I cloned my own voice

Most building blocks of Artificial Intelligence are increasingly plug&play. This means they are accessible to anyone with a basic knowledge of programming (mainly in Python). This is one of the recent revolutions in the field I will never stop emphasizing. If a company makes a product out of it, and you can bet it will sooner or later, you don’t even need these skills.

This also applies to voice cloning, i.e. the process in which one uses a computer to generate the voice of a real individual. What is amazing (and potentially scary, see below) is that the machine learning technology upon which voice cloning relies is becoming trivial and accessible to everyone. You can install user-friendly libraries to use the technology on your machine or to integrate it into your products. If you still do not have basic coding skills, you can look for a start-up that offers the service as a paid product. It’s not quite as fun as to own and control the technology yourself, but it’s okay too.

Not only is the technology available to everyone, but it only requires a small amount of data to work the magic. Why? Today, with almost any NLP task, it’s common to reuse a general model (trained on lots of data) and fine-tune it for a specific task, in this case a general text-to-speech model that you refine and teach it the features of your voice. You don’t want to reinvent the wheel every time!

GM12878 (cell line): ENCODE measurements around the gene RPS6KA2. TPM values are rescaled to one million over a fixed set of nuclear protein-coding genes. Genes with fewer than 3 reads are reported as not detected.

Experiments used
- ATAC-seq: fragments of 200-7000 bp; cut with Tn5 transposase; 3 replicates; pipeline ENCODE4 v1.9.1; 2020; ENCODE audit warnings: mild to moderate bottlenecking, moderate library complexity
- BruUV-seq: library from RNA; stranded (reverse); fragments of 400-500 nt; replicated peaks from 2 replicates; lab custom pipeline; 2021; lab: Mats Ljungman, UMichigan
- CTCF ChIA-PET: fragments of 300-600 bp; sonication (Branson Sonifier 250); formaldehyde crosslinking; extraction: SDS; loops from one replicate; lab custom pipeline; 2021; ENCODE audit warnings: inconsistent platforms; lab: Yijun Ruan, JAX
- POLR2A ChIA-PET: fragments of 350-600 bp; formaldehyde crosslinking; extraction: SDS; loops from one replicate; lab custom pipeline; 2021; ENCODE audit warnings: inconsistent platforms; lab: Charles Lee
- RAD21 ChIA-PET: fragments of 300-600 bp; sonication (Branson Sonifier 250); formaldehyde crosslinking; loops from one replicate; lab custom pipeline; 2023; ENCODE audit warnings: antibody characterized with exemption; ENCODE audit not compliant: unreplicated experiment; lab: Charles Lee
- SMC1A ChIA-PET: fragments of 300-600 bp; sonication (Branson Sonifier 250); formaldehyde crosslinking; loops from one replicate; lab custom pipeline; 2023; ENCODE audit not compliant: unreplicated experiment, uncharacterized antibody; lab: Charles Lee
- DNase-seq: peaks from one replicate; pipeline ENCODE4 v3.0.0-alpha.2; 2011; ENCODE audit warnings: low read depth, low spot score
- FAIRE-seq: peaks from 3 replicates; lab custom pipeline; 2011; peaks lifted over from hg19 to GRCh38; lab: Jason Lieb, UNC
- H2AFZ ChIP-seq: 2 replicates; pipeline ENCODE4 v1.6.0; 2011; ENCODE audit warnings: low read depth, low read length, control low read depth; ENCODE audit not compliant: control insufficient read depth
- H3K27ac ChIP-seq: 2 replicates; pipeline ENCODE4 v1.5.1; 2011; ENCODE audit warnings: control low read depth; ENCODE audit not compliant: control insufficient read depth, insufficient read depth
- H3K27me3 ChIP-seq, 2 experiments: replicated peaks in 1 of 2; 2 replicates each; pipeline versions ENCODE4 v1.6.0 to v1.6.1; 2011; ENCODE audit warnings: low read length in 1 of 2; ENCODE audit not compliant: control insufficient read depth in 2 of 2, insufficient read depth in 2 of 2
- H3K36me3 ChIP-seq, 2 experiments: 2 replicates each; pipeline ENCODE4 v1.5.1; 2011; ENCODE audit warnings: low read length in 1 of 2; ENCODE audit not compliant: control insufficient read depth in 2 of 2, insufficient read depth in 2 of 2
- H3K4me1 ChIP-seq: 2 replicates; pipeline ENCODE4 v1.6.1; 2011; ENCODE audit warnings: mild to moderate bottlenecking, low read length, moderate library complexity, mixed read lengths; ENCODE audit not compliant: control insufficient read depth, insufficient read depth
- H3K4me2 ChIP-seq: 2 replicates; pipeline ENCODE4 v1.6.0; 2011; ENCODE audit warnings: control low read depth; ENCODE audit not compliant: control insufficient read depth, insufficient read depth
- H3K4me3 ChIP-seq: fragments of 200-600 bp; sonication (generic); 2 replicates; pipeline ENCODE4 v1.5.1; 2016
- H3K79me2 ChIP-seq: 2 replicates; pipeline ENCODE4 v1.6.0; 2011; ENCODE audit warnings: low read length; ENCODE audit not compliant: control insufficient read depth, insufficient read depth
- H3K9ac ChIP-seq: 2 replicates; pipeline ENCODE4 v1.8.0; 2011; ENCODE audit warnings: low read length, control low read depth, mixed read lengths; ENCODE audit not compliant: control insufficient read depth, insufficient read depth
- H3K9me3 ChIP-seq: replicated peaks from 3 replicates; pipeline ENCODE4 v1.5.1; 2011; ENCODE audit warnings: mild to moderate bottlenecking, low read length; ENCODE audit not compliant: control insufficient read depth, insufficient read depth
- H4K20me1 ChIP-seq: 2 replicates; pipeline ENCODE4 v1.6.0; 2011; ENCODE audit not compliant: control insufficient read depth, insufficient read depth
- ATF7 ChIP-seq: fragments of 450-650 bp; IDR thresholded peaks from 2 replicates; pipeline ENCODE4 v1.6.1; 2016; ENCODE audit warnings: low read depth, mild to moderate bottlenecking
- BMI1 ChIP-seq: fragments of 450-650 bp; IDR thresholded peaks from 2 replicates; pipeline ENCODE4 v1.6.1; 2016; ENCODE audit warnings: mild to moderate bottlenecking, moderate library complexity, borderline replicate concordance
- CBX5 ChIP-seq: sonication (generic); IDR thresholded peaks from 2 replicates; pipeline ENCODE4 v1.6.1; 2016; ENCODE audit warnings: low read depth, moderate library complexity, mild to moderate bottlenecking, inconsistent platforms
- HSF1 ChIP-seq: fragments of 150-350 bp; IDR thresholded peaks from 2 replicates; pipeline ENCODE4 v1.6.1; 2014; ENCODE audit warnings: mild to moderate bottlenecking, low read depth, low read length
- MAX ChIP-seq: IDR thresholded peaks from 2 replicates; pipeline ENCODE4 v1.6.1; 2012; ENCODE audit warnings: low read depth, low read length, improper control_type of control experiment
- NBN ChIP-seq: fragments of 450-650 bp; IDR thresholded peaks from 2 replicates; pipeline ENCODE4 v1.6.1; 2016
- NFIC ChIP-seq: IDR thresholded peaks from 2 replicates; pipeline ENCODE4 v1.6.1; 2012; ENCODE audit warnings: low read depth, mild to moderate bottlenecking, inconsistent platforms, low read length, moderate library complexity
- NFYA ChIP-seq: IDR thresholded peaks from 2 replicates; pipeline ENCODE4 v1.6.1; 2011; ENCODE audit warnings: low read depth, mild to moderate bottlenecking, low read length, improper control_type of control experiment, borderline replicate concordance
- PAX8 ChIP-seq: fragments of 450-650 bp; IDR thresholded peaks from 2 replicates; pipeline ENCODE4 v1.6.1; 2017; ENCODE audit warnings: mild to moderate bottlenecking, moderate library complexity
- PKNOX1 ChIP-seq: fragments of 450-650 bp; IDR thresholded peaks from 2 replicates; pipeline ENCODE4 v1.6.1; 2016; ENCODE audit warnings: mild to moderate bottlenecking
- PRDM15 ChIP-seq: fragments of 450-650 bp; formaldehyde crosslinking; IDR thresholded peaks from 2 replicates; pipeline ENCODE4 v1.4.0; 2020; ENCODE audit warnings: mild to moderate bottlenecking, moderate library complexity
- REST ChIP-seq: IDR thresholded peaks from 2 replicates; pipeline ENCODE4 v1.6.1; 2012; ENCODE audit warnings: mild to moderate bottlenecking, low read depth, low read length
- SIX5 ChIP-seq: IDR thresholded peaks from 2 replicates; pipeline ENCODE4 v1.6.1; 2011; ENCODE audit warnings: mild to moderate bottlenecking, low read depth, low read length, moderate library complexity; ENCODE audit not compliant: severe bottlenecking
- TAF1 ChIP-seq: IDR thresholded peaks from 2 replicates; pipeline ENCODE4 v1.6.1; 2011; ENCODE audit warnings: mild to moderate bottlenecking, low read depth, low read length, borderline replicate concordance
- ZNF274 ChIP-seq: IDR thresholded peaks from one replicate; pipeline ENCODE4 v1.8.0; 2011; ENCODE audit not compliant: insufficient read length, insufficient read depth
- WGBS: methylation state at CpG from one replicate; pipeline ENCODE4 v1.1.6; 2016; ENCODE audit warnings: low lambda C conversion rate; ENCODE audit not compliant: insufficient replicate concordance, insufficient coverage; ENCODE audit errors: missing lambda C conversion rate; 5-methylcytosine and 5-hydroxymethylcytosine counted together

So I wanted to try this process firsthand. It only took me 20-30 sentences reading aloud to produce a clone of my voice. I recorded them with a conventional built-in microphone. The results could have been improved by using high quality recordings and increasing the number of sentences (although I haven’t had the time to experiment and figure out what would have been the right quantity to maximize quality). The whole process took me less than 15 minutes.

After fine-tuning the model, I asked to read-aloud an old tweet of mine and recorded the result. My English pronunciation is poor and the model did a good job of recreating this feature as well. You can listen to the generated voice in the link above.

A company recently experimented with combining voice cloning and automatic text generation. The result is a funny podcast between Joe Rogan and Steve Jobs.


You can do fantastic things with this technology, such as easily creating synthesized voices for a brand, a game etc, but it can also be used to create deepfakes (see info here about audio deepfake). The malicious use of deepfakes may become an issue in the near future, and we need to increase awareness about this phenomenon in the general public.

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